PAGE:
Enterprise on the fruit tree meadow

Enterprise on the fruit tree meadow

It tastes peculiar, the rohrles pear. No wonder. It's not meant to be eaten raw either. The small french local variety is an old cooking pear for the winter. It was considered a minor sensation when it was discovered during the bavarian-wide orchard mapping project led by martin degenbeck for the past ten years. "We thought they had disappeared for 100 years", says the employee of the bavarian state institute for viticulture and horticulture (LWG) in veitshochheim.
Only elderly people from lower franconia still have a memory of how precious fruits are. In the days when there was no mass-produced fruit from chile or new zealand in the supermarket, it was a lot of work to harvest apples and pears, to process them into compote or juice, or to cellar them. "But now, at this time of year, things were looking bleak in the basement as well", says degenbeck. There was a wait until the new fruits were ripe. Things are different today. At any time there is fruit or fruit juices of all kinds. The international commodity glut in this sector has led to the disappearance of orchard stands and old varieties. And still further disappear.

The care is muhsam

But mechanization in agriculture is also gradually killing off the rural meadow orchard. There are fewer and fewer smallholder mixed farms with a high degree of self-sufficiency. Whoever manages an agricultural business today works in a specialized and intensive manner. Who can still afford to maintain a meadow orchard?? It's quite tedious, says martin degenbeck: "200 to 300 hours of work are required per hectare per year." For just about 100 trees. 1000 trees grow on the same flat in a lower franconian estate. Harvesting them in such a facility is much easier than harvesting them in the meadow.
Tourists, however, love it when fruit trees cluster on the outskirts of towns or spare meadows. Tourism is also a "tangible" factor for the orchard researcher reason for preserving meadow orchards. The studies led by degenbeck serve not least to analyze the properties of old varieties to determine whether they are suitable for the production of distinctive regional products: "up to 20 percent are well usable." For example for noble brandy. There are now 50 single-variety pome fruit brands in lower franconia. Christoph rosenberger from schollkrippen burns the "lohrer rambur" this way, jochen fischer from wiesentheid produces brandy of rubinette.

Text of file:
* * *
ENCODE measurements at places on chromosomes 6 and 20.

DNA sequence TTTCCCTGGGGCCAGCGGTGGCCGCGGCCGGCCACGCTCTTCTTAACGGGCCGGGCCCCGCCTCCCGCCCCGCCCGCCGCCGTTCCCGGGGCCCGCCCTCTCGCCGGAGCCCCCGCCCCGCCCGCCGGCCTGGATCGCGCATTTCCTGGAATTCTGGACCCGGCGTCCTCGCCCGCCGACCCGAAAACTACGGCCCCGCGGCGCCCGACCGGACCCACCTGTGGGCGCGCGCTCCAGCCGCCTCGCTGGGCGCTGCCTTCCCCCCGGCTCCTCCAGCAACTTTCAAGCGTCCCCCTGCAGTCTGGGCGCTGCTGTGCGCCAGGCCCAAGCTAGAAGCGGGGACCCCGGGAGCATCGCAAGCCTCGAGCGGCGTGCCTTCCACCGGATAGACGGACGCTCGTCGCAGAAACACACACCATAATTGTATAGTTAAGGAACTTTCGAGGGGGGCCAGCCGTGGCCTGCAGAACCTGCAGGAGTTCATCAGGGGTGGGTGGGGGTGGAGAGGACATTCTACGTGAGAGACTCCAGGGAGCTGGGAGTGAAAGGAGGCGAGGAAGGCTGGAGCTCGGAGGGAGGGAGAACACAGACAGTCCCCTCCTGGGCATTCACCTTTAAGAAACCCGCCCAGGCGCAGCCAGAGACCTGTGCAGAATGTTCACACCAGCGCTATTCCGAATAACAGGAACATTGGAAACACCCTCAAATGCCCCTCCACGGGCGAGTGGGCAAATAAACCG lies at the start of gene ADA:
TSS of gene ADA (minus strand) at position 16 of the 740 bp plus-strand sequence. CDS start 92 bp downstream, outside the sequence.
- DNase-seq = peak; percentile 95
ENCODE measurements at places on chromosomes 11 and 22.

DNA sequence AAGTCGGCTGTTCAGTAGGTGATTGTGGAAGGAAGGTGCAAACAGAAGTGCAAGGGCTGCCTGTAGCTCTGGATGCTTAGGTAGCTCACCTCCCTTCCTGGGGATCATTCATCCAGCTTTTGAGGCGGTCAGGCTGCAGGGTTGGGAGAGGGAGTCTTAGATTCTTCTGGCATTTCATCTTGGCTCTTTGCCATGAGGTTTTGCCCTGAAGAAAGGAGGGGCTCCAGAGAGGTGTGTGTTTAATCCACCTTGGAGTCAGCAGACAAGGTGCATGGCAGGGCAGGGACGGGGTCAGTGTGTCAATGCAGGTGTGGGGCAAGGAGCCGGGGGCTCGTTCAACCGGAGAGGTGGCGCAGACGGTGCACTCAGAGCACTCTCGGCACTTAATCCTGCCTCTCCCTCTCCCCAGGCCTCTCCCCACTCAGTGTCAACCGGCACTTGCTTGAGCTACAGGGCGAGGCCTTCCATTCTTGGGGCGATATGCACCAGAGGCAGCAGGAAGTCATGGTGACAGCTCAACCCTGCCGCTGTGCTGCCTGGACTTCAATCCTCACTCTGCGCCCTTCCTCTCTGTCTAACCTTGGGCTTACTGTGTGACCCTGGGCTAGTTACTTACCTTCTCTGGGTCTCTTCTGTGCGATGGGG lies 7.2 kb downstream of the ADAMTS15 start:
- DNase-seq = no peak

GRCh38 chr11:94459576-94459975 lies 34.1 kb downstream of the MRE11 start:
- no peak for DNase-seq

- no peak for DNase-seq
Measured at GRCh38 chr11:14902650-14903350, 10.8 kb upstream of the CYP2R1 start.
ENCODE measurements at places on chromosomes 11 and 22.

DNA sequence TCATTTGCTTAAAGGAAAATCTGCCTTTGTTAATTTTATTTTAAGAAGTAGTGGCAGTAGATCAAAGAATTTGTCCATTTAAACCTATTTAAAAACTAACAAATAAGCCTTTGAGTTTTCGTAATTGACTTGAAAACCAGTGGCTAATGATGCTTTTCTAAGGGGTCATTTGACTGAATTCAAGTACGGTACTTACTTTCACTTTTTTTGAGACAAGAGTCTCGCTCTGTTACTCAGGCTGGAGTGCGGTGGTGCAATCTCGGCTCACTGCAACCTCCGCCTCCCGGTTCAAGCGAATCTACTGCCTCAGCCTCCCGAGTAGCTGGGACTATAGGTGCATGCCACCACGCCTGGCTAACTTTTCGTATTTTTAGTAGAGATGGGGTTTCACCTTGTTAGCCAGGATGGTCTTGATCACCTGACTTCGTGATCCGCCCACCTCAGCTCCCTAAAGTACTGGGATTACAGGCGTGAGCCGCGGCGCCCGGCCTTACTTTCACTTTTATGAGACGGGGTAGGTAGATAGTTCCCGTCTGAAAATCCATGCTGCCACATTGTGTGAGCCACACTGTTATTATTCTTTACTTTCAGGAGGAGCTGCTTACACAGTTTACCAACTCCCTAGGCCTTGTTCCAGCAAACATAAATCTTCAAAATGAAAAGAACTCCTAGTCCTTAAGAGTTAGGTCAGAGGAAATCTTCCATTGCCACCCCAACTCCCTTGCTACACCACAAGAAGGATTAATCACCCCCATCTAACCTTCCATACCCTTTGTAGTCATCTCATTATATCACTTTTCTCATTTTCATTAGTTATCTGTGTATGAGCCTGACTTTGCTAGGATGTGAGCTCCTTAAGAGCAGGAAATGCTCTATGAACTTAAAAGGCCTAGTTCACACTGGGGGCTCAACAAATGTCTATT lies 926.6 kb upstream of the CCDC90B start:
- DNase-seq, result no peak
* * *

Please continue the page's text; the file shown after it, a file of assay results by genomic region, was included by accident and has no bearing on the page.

Assignment can be difficult

Not every old apple tree can be assigned to a variety with one hundred percent certainty. But the pomologists cooperating with the project are getting better and better. Only 70 percent of the fruit varieties were clearly identified during the LWG's initial mapping work on lake constance. When the district of wurzburg was scrutinized for the second project, the determination rate was already over 75 percent. Currently, the varieties in allgau are being mapped under degenbeck's aegis. The ratio is now 83 percent. In mapping, identification and a special project on the subject of fire blight by the way, around half a million euros has flowed in so far – mainly from the EU.
Commitment to old orchard meadows does not mean not allowing any progress, stresses the 45-year-old from lower bavaria. On the contrary: "many old fruit trees no longer exist simply because they were no good." That quite a lot of today's "old" fruit trees originated in france, proves that fruit growers have always tried new things. Today degenbeck tries new. In a variety garden near the LWG, 100 new varieties from the past 40 years are growing under his care, and their suitability for meadow orchards is being tested. For example, the variety "enterprise or "florina": "the latter a top variety in terms of growth and robustness."